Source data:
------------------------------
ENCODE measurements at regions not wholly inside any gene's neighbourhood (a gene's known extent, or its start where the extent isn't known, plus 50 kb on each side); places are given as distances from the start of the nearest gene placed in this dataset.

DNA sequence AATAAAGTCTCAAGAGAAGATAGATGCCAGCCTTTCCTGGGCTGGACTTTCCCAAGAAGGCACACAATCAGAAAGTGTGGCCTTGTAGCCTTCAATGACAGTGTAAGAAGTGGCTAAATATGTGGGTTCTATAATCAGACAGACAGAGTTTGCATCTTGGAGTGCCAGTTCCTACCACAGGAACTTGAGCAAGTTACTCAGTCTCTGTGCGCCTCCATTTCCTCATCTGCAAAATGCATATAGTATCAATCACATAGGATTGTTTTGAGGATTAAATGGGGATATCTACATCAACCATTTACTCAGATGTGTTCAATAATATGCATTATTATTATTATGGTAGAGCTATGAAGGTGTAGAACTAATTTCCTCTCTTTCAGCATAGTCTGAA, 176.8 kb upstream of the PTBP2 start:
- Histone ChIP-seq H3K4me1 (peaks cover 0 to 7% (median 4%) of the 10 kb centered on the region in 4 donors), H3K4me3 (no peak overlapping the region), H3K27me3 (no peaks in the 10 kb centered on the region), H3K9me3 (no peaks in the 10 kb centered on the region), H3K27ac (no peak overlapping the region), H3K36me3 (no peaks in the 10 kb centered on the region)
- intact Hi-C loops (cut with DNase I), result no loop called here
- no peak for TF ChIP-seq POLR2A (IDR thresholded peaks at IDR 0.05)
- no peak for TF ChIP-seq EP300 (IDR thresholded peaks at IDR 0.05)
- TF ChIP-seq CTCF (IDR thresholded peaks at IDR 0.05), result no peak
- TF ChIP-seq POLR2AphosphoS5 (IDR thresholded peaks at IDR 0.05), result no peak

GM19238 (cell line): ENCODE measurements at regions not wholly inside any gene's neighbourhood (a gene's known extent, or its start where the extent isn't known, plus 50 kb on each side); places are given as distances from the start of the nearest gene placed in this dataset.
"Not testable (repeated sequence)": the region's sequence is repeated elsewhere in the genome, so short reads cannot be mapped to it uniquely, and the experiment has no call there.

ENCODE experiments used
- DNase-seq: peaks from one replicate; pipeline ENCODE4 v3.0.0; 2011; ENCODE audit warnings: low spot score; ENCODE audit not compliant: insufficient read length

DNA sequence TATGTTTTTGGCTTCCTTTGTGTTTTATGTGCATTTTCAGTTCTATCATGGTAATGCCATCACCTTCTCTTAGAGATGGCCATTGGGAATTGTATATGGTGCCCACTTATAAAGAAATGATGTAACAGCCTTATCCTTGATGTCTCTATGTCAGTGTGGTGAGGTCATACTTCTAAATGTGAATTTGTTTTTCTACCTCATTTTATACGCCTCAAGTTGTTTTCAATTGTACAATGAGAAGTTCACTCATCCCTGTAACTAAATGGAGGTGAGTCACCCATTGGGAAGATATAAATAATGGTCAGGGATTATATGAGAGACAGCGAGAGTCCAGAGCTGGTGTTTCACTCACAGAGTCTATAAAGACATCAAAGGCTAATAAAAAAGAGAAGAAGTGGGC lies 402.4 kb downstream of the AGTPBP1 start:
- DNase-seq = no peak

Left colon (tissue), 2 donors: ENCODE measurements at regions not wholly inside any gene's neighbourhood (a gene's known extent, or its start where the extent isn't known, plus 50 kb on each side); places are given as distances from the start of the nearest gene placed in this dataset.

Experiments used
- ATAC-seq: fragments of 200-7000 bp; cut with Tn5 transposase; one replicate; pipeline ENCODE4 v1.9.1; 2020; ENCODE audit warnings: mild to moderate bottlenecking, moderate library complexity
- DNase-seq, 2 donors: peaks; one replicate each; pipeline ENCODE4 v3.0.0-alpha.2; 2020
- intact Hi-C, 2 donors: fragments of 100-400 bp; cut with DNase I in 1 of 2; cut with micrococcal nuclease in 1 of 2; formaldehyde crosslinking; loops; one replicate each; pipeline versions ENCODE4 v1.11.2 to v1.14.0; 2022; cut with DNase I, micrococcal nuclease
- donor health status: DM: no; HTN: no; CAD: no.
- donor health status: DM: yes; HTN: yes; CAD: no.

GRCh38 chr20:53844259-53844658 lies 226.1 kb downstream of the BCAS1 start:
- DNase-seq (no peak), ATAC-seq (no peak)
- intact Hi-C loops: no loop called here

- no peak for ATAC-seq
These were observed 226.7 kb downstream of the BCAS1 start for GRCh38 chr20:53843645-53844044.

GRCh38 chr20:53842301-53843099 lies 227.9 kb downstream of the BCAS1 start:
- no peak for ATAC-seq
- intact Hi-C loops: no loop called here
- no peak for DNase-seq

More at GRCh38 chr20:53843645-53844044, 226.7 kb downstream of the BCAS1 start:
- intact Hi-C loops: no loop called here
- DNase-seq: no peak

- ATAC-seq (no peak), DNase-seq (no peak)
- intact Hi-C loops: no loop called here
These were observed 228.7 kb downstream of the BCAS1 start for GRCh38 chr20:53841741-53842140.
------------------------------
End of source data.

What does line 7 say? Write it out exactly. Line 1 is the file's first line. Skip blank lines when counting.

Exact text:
- TF ChIP-seq CTCF (IDR thresholded peaks at IDR 0.05), result no peak